20 years ago,we had our first birding trip abroad, and it was to Point Pelee and surrounding South-west Ontario. The trip was impeccable, not so much for the fact it was our first, but that we were ridiculously lucky, and chanced upon one of the best migrations for years, with one day in the week seeing a spectacular reverse migration. As a consequence, we had seen most of the migratory species that are generally seen (and one or two that aren't - Varied Thrush and Swainson's Warbler). So with 2015 being 20 years since that visit, we looked to go back and relax and enjoy what was on offer, as well as concentrate on taking video and photographs. In addition, we had heard at the time of the worth of visiting Algonquin to the North-east of Toronto, so wanted to include that as well. The trip was as good as our first, and probably as good as any other since. Algonquin was a great way to start the week, and in stark contrast to the birding around Point Pelee. According to many of the regulars, the passage through Pelee was below average, and their view was that present day migration is nowhere nearly as good as a couple of decades ago, but because of the reasons above, we were able to enjoy fully the birds on offer. No day was a letdown, and we regularly saw good movements of migrants, including a decent reverse migration on our first morning at the tip, and small waves of wood warblers on a couple of the evenings. Due to the large distance between Algonquin and Point Pelee, we broke this with a day around the Carden Plain, another location worth visiting, this time for a flavour of grassland type of specialities.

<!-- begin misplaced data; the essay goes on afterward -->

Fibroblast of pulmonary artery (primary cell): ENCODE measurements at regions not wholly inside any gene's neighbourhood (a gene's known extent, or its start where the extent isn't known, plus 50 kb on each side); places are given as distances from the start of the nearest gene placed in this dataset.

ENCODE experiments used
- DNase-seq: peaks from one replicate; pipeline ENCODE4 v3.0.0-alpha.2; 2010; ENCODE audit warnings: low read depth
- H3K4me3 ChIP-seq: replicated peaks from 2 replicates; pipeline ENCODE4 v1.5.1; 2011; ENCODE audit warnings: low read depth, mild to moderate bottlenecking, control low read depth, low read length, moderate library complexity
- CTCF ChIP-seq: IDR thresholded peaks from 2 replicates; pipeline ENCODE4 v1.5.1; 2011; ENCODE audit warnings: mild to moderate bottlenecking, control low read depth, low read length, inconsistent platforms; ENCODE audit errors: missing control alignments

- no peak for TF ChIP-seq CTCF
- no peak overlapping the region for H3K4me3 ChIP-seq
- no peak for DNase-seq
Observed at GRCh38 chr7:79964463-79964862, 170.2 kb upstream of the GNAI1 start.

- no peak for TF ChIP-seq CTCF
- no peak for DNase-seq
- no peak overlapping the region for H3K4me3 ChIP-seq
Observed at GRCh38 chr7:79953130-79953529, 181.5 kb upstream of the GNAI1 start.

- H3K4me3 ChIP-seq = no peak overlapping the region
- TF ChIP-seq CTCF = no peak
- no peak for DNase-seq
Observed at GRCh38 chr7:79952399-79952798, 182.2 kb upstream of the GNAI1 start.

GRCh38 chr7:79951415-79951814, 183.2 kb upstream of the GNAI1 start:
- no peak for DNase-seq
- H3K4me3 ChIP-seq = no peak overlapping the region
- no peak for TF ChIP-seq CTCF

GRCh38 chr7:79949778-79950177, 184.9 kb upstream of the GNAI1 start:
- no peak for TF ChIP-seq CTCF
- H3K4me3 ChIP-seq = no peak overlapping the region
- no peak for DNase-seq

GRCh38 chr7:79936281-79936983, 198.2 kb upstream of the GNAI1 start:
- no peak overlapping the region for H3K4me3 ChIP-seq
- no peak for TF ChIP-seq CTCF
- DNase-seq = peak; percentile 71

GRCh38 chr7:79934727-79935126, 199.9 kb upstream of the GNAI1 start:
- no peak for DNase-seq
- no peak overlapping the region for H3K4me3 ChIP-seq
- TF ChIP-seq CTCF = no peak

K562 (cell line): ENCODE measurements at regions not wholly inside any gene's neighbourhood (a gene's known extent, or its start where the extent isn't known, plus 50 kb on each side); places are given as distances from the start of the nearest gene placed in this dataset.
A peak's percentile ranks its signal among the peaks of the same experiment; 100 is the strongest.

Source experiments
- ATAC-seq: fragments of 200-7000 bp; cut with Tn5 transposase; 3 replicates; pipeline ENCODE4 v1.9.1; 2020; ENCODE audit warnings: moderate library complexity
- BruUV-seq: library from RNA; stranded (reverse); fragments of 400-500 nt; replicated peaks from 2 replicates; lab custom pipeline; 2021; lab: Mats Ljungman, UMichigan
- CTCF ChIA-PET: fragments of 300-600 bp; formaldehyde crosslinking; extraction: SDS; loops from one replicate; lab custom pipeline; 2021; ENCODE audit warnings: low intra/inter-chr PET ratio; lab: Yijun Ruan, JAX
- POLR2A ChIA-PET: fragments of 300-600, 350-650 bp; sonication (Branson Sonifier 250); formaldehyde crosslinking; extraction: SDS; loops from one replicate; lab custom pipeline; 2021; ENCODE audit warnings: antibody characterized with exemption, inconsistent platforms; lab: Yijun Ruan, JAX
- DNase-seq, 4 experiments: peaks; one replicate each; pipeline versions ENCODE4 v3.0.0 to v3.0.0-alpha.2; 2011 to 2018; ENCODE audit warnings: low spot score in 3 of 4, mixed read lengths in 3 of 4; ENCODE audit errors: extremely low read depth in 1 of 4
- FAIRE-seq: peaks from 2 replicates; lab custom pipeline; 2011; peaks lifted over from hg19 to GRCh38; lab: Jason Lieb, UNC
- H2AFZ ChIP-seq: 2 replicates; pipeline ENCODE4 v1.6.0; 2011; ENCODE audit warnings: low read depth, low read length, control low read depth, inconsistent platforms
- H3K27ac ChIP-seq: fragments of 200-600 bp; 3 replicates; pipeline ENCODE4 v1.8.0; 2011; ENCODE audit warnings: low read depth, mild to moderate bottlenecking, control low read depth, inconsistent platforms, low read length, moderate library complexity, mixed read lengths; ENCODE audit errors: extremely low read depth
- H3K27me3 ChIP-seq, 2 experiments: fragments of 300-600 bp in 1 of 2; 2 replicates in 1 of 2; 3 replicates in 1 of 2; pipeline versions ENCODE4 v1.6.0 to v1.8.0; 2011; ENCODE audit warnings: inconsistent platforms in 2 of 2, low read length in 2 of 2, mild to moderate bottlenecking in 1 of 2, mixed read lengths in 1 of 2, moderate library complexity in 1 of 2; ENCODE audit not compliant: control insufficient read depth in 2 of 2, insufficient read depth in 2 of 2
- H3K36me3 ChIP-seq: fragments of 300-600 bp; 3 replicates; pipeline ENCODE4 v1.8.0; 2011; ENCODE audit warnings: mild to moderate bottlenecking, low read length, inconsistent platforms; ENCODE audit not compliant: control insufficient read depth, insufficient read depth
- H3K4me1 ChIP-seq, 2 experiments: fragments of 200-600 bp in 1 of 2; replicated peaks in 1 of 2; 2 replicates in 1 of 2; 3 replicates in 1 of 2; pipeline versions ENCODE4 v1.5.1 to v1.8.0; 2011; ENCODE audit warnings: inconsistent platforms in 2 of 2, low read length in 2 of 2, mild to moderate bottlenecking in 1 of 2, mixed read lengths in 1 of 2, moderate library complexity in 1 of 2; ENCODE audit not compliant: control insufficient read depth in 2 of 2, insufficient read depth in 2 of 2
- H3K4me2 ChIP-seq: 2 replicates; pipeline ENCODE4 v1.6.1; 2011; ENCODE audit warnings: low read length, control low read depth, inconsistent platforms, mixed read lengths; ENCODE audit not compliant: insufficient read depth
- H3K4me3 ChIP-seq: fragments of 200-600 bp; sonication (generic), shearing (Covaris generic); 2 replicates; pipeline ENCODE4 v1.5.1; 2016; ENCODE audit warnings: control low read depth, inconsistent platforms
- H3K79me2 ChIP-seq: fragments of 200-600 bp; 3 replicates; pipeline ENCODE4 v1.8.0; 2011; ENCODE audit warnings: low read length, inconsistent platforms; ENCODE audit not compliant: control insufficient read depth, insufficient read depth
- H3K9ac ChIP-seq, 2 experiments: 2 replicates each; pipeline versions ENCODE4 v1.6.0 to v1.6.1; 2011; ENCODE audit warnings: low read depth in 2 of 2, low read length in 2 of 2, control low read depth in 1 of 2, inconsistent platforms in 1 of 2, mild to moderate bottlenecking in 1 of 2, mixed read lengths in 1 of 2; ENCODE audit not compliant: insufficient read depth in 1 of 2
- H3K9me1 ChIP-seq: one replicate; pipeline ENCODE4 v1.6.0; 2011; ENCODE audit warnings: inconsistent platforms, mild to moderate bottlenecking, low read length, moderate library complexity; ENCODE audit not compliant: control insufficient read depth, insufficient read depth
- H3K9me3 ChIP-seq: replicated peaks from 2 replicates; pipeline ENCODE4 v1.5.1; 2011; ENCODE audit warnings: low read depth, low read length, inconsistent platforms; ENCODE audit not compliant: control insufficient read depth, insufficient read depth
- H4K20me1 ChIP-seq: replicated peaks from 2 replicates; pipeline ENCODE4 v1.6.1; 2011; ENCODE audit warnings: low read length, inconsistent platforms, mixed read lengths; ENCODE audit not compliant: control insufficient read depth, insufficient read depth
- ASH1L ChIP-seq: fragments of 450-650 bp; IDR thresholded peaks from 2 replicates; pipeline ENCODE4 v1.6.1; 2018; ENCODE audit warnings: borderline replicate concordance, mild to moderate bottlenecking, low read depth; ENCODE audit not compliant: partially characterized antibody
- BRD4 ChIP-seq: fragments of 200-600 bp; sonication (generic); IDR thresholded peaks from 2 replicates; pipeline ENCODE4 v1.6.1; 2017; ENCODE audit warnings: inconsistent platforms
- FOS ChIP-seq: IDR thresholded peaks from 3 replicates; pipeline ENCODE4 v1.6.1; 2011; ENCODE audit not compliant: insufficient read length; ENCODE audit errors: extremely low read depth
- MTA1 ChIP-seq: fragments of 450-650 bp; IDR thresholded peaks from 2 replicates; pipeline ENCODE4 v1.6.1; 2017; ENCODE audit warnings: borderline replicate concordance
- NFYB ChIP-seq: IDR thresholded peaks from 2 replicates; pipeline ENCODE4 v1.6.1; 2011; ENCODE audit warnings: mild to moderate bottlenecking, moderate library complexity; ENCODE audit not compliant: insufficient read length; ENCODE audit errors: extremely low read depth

The timing of a visit is usually between mid April and the end of May. The exact time between these is a matter if choosing the mix of species that are likely to occur, since some pass earlier than others. A time around Mother's Day weekend, which is early to mid May, is best for a variety of species, although the down side is that it is hectic over the two days. Despite this, we did visit then, and made it to the park early to get to The Tip first, yet there seemed many times more visitors than during the weekdays. A good alternative if these two days are to be avoided is a jaunt along to Rondeau, and is highly recommended - also potentially very good birds, and a lot fewer people. We were also ready for weather of any type, and very nearly got it bar snow. Temperatures varied between 0° early morning in Algonquin, and 32° during the journey from Carden Plain to Point Pelee. We didn't get too wet, perhaps just a bit of drizzle at times, but a tornado was forecast one evening, and though we were disappointed not to see a twister, the rain that fell (while we were driving) was torrential.
Accommodation and transport were booked well ahead. The former in particular should ideally be booked as far ahead as possible, since not only are there many regulars who book their favourite lodgings for the following year while staying in the current one, but other rooms go quickly. Leamington is the ideal location, being only a 15 minutes drive from the park gate, and with restaurants on tap - we booked up later in 1995 and could only find somewhere 40 minutes drive away. Our hotel, the Sunparlor, was more than adequate, with air conditioning and plenty of electrical sockets for charging camera batteries, and this for only £60 per night. We also booked the car before we left - always cheaper than when you arrive, and plumped for a 4x4 SUV. When we were shown what was on offer, the standard of the vehicles was excellent, apart from the lack of a package tray. Not a great feature when suitcases and optics need to be hidden away at times. So for the same cost they gave us a Ford Taurus 4x4, which had a clearance under the chassis not much lower than the SUV on offer. This is only potentially really needed in Algonquin and the Carden Plain, where heavy rain may make the tracks less suitable for a normal saloon car. The roads and byways around Point Pelee and the South-west are generally in very good condition.